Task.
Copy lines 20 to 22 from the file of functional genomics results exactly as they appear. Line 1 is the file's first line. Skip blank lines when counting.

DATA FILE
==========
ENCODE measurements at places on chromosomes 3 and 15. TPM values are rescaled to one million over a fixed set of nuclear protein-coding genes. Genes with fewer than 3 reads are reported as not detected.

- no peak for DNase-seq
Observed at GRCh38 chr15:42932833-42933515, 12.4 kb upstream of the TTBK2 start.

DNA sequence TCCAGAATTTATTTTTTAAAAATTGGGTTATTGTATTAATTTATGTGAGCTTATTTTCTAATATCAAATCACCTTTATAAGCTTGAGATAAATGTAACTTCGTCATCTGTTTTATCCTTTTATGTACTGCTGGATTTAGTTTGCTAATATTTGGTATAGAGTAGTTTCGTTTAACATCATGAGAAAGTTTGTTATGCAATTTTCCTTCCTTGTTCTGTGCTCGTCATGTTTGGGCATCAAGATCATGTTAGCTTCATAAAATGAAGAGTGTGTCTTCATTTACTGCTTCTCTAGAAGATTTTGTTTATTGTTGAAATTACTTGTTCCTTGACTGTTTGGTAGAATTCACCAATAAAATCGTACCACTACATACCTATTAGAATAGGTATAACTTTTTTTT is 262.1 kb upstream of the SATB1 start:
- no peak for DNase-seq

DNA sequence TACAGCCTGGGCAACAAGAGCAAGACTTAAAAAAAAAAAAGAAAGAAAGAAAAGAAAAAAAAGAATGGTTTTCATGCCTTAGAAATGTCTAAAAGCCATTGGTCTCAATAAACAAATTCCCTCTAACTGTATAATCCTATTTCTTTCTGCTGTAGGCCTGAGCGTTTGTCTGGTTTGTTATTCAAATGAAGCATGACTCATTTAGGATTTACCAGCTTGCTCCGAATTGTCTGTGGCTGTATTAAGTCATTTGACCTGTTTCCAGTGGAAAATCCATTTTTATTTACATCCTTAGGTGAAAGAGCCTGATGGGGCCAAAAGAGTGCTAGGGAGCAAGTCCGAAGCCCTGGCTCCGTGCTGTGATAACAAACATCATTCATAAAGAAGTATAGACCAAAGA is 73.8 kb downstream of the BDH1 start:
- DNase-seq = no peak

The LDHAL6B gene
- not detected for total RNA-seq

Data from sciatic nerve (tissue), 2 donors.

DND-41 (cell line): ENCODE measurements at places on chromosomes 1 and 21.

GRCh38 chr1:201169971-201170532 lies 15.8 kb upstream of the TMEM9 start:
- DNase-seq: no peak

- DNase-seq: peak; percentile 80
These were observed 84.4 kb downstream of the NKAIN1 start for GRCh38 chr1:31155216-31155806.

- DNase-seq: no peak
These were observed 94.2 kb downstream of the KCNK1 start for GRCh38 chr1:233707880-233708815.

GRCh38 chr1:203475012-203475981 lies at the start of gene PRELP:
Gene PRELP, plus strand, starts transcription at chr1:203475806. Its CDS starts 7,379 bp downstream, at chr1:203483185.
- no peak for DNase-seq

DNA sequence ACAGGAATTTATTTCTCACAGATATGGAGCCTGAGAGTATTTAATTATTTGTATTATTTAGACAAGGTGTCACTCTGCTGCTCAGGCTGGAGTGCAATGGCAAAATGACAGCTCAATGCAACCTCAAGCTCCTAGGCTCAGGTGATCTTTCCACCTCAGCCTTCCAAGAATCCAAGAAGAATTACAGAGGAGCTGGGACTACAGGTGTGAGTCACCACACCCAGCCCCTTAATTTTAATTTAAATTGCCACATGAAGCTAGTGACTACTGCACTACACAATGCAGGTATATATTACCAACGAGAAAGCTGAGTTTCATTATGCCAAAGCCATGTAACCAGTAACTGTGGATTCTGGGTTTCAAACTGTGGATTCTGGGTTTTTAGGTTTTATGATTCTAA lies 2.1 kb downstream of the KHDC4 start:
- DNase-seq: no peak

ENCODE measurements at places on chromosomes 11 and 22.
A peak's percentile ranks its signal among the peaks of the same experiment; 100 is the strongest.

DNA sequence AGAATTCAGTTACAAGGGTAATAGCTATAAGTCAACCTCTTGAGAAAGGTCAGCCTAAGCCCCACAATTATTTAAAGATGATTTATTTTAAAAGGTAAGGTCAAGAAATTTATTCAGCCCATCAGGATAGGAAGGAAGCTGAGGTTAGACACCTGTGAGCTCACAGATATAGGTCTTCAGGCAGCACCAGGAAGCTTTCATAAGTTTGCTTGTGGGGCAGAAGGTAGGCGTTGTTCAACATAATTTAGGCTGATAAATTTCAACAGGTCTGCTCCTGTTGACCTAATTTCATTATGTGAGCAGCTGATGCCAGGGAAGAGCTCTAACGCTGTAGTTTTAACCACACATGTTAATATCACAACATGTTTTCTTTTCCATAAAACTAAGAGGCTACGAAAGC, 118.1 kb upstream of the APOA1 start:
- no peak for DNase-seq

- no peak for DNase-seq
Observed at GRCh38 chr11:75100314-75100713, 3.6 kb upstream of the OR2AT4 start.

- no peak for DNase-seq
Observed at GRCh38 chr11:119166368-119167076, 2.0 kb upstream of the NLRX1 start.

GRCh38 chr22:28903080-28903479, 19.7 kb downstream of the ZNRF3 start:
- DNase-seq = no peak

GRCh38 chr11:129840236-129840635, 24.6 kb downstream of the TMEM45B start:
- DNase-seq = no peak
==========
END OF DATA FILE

- no peak for DNase-seq

DNA sequence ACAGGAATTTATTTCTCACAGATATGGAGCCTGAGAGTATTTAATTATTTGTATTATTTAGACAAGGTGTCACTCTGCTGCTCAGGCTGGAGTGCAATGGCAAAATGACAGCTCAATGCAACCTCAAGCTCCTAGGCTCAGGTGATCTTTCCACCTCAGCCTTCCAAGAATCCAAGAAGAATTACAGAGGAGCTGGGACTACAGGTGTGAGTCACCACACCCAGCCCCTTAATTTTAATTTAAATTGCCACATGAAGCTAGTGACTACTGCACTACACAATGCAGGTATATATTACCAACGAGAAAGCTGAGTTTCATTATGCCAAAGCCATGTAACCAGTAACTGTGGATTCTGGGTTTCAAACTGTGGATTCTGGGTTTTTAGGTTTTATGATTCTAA lies 2.1 kb downstream of the KHDC4 start:
- DNase-seq: no peak